Bradley Manning no hero; no traitor, either

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The news from a Fort Meade courtroom was mixed, at best. Those expecting Pfc. Bradley Manning to be set free were disappointed. But so were those waiting for him to be marched straight to death row.

In her Solomonesque decision, the military judge, Army Col. Denise R. Lind, found Manning not guilty of "aiding the enemy," the most serious charge he faced, which carried an automatic sentence of life in prison. Government prosecutors overreached. They tried but were never able to prove their absurd assertion that Manning betrayed his country because he knew ahead of time that anything he leaked to WikiLeaks would eventually be read by leaders of al-Qaida.

At the same time, Colonel Lind found Manning guilty on six counts of violating the Espionage Act of 1917 and various lesser charges which, added together, could result in 136 years behind bars. The sentencing phase of the trial is already under way.

No sooner was the verdict announced -- spying, yes; treason, no -- than both sides resumed the debate that has swirled around Manning since his arrest in May 2010: Is he a hero or a traitor? The truth, I believe, lies somewhere in between. He's neither. You can't really call him a hero. He joined the military. In providing WikiLeaks with 700,000 pages of classified documents -- on the war in Iraq, the war in Afghanistan and State Department cables -- he violated his military code. He knowingly broke the law. He must pay the price. He will spend time in prison. And he should.

But it's too simplistic to brand Manning a traitor. He didn't repudiate the United States. He didn't travel behind enemy lines. He didn't sell his secrets. He didn't jeopardize any future military plans. He revealed information on what he found to be questionable, if not illegal, aspects of the wars in Iraq and Afghanistan because they troubled him and he believed the American people deserved to know the truth.

Any discussion about Manning's fate must take into consideration two important factors: One, our vastly-expanded national security empire; Two, the Obama administration's obsession with leaks. Every American understands that certain documents must be classified in the interest of national security. But can the government really justify classifying more than 92 million documents in fiscal 2011?

Among items Manning released, for example, was a 2007 video of an Apache helicopter attack in Iraq during which U.S. soldiers fired on civilians, killing 12 people, including two Reuters journalists. He also leaked information of the 2005 massacre at Haditha, where U.S. Marines killed 24 unarmed civilians, execution-style. Surely, it's not treasonous to ask: What purpose was served by keeping reports of those shocking incidents secret, other than sparing the military embarrassment and outrage?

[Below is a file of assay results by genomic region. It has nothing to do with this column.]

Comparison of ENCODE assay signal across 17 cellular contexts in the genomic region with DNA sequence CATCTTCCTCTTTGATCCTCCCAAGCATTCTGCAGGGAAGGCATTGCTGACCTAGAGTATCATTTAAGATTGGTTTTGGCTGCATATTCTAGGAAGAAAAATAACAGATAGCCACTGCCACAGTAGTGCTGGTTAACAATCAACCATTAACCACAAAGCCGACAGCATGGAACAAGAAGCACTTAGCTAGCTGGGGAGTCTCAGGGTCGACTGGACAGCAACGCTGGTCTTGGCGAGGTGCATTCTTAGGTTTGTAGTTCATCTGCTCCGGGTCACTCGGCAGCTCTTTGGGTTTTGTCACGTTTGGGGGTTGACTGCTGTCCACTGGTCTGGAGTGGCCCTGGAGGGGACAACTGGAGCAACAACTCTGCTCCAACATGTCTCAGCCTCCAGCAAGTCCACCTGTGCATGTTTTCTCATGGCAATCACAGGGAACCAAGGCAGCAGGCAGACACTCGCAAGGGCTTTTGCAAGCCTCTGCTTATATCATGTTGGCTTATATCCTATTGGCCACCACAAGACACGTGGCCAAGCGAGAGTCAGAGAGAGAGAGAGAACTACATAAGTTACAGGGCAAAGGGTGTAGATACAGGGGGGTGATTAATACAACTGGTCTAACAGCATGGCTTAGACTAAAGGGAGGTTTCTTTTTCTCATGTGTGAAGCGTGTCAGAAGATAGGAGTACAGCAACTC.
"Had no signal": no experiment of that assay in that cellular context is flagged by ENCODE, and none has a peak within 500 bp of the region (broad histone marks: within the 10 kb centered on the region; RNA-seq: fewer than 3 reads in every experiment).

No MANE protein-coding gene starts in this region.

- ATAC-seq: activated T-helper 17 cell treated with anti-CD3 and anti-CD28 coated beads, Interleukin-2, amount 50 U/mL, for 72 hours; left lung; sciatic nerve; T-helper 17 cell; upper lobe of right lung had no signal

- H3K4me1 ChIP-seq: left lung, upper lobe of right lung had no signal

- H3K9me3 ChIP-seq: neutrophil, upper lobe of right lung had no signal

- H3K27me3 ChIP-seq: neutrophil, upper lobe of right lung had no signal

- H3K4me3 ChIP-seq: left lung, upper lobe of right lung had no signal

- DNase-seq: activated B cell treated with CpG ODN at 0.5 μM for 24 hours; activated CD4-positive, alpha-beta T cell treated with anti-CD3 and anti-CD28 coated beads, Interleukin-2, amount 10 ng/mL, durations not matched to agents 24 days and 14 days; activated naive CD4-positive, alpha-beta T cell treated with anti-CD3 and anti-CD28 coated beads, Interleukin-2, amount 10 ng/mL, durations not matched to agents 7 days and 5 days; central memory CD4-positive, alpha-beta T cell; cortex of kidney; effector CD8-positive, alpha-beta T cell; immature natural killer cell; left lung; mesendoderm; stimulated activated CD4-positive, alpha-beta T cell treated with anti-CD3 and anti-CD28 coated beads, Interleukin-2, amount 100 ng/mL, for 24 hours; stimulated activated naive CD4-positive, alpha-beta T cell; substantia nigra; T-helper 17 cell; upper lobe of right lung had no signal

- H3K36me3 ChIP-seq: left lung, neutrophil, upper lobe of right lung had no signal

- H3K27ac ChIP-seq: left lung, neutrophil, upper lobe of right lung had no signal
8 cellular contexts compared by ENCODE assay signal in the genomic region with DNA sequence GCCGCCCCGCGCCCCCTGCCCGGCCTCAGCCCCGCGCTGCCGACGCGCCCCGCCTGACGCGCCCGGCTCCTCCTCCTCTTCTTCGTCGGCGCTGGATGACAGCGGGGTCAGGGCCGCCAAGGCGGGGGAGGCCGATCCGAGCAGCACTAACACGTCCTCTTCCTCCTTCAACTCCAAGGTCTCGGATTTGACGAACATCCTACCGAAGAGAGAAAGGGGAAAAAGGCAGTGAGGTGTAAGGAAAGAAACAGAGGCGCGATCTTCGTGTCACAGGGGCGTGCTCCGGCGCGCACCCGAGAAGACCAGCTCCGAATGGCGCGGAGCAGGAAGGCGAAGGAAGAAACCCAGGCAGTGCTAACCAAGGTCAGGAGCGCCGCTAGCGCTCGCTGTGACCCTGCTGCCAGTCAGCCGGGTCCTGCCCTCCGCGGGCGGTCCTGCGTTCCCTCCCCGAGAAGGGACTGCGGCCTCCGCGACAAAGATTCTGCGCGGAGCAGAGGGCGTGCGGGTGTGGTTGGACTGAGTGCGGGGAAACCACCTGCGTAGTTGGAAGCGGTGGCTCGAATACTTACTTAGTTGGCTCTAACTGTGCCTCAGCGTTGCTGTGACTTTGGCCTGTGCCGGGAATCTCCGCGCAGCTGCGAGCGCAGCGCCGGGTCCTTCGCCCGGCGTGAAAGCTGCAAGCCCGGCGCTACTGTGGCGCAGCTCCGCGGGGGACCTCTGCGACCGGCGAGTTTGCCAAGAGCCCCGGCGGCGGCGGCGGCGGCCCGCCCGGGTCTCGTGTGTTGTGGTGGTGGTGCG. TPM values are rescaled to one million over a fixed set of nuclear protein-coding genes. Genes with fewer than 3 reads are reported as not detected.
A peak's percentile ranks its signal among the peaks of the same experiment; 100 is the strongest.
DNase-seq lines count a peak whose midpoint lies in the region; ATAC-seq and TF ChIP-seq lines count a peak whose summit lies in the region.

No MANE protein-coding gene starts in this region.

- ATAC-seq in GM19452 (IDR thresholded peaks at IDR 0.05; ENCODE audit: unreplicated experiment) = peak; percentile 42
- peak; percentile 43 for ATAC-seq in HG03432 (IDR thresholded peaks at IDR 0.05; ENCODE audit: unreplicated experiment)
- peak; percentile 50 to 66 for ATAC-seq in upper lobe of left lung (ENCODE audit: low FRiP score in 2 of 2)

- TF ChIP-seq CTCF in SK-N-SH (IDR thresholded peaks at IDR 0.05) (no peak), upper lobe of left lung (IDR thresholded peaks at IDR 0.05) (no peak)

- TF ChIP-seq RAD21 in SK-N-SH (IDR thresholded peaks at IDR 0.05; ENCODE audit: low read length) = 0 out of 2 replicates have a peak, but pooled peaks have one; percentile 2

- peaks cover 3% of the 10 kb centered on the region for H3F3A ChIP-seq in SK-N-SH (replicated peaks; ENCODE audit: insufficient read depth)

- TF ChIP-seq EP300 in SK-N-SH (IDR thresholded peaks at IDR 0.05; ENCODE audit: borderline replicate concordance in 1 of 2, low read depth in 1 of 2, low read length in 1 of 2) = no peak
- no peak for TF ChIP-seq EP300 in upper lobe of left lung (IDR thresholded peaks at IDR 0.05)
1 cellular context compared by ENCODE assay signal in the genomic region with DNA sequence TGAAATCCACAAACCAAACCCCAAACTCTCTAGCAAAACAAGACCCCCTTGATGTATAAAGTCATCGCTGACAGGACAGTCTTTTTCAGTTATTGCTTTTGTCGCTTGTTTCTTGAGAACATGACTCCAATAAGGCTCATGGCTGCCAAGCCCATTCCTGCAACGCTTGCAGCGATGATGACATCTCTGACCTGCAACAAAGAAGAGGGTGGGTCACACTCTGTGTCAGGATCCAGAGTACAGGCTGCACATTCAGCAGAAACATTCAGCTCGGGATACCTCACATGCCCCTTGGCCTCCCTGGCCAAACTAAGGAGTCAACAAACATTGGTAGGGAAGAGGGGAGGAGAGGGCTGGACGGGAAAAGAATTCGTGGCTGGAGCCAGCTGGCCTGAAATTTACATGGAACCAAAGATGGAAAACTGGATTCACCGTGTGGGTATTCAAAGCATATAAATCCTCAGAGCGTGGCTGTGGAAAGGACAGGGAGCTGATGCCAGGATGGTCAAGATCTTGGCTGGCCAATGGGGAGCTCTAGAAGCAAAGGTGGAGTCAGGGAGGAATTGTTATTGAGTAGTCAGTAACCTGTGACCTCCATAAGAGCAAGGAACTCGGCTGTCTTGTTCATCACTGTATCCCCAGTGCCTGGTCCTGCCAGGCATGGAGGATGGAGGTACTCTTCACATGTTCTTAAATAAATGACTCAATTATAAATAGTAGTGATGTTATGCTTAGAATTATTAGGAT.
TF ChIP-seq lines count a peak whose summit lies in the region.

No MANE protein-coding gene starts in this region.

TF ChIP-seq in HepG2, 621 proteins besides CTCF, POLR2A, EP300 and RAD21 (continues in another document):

In some cases, in other words, Manning revealed worse crimes than the one he committed, and will serve more time in prison. In connection with the killings at Haditha, for example, eight Marines were originally indicted, but charges against seven of them were dropped. In the end, only one Marine was found guilty, for dereliction of duty, for which he received only a reduction in rank and a pay cut, but no jail time. Manning could serve life in prison for telling us about it.

It's obvious that the Obama administration pursued Manning with such vigor, not because of any harm he did, but because of their desire to send a strong warning to other potential whistle-blowers. That also explains their current obsession with Edward Snowden. The New York Times reports that Private Manning is one of seven people charged with leaking to the news media during the Obama administration. During all previous presidencies, there were only three.

Now here's the good news. Initially, most members of Congress reacted in knee-jerk fashion to Manning and Snowden, by condemning both and expressing unqualified support for the National Security Agency. But, suddenly, the tide is turning. Democrats and Republicans in the House and Senate have expressed alarm at the NSA's snooping on average Americans and demanded that some limits be placed on the program. The House came within seven votes of defunding the entire operation. And President Obama summoned leaders of both parties to the White House to discuss how to balance national security and privacy.

In the end, that's why whistle-blowers are important. Whatever you think of them, hero or traitor, we wouldn't even be having this important conversation about national security and privacy -- without Bradley Manning and Edward Snowden.

(Bill Press is host of a nationally-syndicated radio show, the host of "Full Court Press" on Current TV and the author of a new book, "The Obama Hate Machine," which is available in bookstores now. You can hear "The Bill Press Show" at his website: billpressshow.com. His email address is: bill@billpress.com.)

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